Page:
The U.S. Court of Appeals for the Fourth Circuit determined that no unconstitutional seizure occurred where a local police officer took time to call ICE to verify the authenticity of a permanent residence card during an otherwise routine traffic stop. United States v. Guijon-Ortiz, No. 10-4518, slip op. (4th Cir. Nov. 10 2011) (Gregory, Davis, and Keith, JJ.). Judge Davis wrote panel’s opinion.
This case involved a stop by a West Virginia sheriff’s deputy of a pickup truck traveling at 66 miles per hour in a 65 mile per hour zone. After trailing the truck for some undisclosed time, including speeding up to catch up with it, the officer pulled the vehicle over because, as he explained it, the truck “‘was giving indicators of someone probably impaired or doing suspicions activity.’” Guijon-Ortiz, No. 10-4518, slip op. at 3.
The officer requested and received identification documents from the three occupants—driver’s licenses for the driver and one passenger and an LPR card from Guijon-Ortiz who, the officer said, “appeared ‘very nervous’ and ‘was shaking’” as he handed over the document. The officer quickly concluded that the driver’s licenses were valid and no warrants were outstanding. Guijon-Ortiz, No. 10-4518, slip op. at 4.
Instead of issuing a citation for the poor driving and letting the occupants go along their way, the officer asked his station to call ICE to check Guijon-Ortiz’s LPR card. Guijon-Ortiz, No. 10-4518, slip op. at 5. He provided no explanation for thinking it was a good idea to call ICE.
Eventually ICE agents concluded that the name on the card did not match the A number on the card so the card was likely fraudulent. In a conversation with ICE agents using the deputy’s cell phone, Guijon-Ortiz admitted that the card was not his and he did not have “other papers authorizing him to be in the United States.” Guijon-Ortiz, No. 10-4518, slip op. at 6.
This, the ICE agents informed the sheriff’s deputy, gave them “‘probable cause to believe he was an illegal alien.’” Guijon-Ortiz, No. 10-4518, slip op. at 6. The deputy then arrested Guijon-Ortiz and handed him over to ICE agents who learned that he had previously been removed and that his name was Guijon-Ortiz rather than Daniel Gaitan as indicated on the card. Guijon-Ortiz, No. 10-4518, slip op. at 7-8.
Guijon-Ortiz tried to suppress much of this evidence in the illegal reentry, INA § 276(a), prosecution that followed. Guijon-Ortiz, No. 10-4518, slip op. at 8. The question before the Fourth Circuit was “a narrow one: Once the officer learned that there were no outstanding warrants, and having been provided an LPR card by the defendant as identification, was he permitted to then call ICE—a call that took some portion of ‘a few minutes’—to verify the validity of the LPR card?” Guijon-Ortiz, No. 10-4518, slip op. at 11.
The Fourth Circuit ultimately concluded that the officer was permitted to call ICE. A routine traffic stop, the court began by explaining, is akin to an investigative detention. Under Terry v. Ohio, 392 U.S. 1 (1968), an investigation detention is constitutionally permissible if it is justified at its inception and if “the continued stop was ‘sufficiently limited in scope and duration to satisfy the conditions of an investigative seizure.’” Guijon-Ortiz, No. 10-4518, slip op. at 13 (quoting Florida v. Royer, 460 U.S. 491, 500 (1983)).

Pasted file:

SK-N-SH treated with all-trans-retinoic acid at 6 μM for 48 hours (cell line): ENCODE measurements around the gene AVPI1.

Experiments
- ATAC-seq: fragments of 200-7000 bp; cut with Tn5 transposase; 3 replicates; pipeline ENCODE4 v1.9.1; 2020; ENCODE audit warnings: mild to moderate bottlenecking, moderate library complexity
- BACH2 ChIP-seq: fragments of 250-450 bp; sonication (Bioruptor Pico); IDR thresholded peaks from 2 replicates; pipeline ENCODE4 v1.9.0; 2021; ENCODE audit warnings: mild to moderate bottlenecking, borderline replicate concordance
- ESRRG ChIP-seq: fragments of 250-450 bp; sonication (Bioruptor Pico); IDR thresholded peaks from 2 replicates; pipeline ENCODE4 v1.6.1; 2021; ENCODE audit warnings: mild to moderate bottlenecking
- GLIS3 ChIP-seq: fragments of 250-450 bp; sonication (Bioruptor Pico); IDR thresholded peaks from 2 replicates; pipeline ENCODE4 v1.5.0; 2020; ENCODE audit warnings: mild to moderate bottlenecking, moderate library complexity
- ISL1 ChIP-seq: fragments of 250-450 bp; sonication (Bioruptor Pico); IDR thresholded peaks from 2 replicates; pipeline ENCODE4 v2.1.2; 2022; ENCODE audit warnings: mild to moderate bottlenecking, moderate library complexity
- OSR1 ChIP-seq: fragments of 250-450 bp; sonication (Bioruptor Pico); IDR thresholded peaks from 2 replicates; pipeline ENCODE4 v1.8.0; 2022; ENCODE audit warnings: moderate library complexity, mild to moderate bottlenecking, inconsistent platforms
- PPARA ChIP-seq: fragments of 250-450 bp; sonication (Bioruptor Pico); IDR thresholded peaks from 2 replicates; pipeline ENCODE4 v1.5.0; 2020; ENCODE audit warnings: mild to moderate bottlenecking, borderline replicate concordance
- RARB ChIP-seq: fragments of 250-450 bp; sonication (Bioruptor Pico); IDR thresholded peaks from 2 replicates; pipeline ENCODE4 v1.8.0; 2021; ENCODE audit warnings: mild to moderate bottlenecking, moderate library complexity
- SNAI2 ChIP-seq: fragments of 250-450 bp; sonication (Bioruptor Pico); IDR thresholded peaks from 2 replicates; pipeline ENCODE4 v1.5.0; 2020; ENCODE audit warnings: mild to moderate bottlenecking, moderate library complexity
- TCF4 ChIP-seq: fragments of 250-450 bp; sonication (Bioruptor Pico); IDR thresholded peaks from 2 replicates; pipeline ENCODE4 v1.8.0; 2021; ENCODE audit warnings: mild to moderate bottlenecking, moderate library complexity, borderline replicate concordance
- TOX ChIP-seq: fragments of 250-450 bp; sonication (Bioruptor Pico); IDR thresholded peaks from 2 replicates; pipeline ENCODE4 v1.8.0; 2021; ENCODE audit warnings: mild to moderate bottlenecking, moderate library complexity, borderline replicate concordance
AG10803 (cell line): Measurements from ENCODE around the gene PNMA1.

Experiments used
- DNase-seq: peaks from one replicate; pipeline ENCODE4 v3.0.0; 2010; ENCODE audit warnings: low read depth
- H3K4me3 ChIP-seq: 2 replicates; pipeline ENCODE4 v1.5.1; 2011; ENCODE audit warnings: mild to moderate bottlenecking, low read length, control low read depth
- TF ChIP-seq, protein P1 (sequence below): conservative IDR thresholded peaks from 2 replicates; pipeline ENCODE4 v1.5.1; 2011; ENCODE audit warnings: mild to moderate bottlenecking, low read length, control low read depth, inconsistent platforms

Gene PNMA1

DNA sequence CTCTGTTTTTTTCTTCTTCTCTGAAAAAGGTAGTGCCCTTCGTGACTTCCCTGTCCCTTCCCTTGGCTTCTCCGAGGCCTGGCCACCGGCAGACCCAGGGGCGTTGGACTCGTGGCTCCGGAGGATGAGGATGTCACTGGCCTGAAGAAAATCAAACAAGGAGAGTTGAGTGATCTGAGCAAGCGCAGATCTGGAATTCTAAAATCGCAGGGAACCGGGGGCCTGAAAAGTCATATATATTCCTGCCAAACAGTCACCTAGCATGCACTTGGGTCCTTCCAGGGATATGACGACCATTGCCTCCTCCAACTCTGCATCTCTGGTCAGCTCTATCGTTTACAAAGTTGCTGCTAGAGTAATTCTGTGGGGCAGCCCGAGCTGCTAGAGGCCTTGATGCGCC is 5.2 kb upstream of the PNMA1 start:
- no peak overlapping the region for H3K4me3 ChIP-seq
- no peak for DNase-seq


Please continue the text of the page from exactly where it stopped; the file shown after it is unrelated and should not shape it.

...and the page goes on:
A stop is limited in scope and duration if “‘the police diligently pursued a means of investigation that was likely to confirm or dispel their suspicions quickly, during which time it was necessary to detain the defendant.’” Guijon-Ortiz, No. 10-4518, slip op. at 13 (quoting United States v. Sharpe, 470 U.S. 675, 686 (1985)). During this time an officer may ask about “‘matters unrelated to the justification for the traffic stop…so long as those inquiries do not measurably extend the duration of the stop.’” Guijon-Ortiz, No. 10-4518, slip op. at 14 (quoting Arizona v. Johnson, 129 S. Ct. 781, 788 (2009)).
An officer’s actions during a traffic stop meets this requirement, the court went on, so long as “the principal inquiry…is ‘the officer’s diligence—i.e., his preserving or devoted application to accomplish the undertaking of ascertaining whether the suspected traffic violation occurred, and, if necessary, issuing a ticket.’” Guijon-Ortiz, No. 10-4518, slip op. at 15 (quoting United States v. Everett, 601 F.3d 484, 494 (6th Cir. 2010)).
In contrast, if an officer were to abandon the traffic stop and pursue another course of investigation a court could conclude that the officer lacked the requisite diligence in completing the stop in a limited scope and duration. Guijon-Ortiz, No. 10-4518, slip op. at 16.
The sheriff deputy’s actions here were diligent, the court concluded. In the court’s words, “The time it took for the officer to call ICE was at most ‘a few minutes.’ The officer’s concern that led to the stop—that the driver was somehow dangerously impaired—had not yet been dispelled. And, Flowers chose to call ICE to verify the validity of the Gaitan ID the (somewhat nervous) defendant provided, rather than subjecting him to questioning on the topic. Extending the stop to verify the validity of the ID without reasonable suspicion might well have rendered the stop unreasonable if the stop had been longer or if some other aspect of the officer’s conduct had demonstrated definitive abandonment of the prosecution of the traffic stop.” Guijon-Ortiz, No. 10-4518, slip op. at 22.
Calling ICE was thus constitutionally permissible.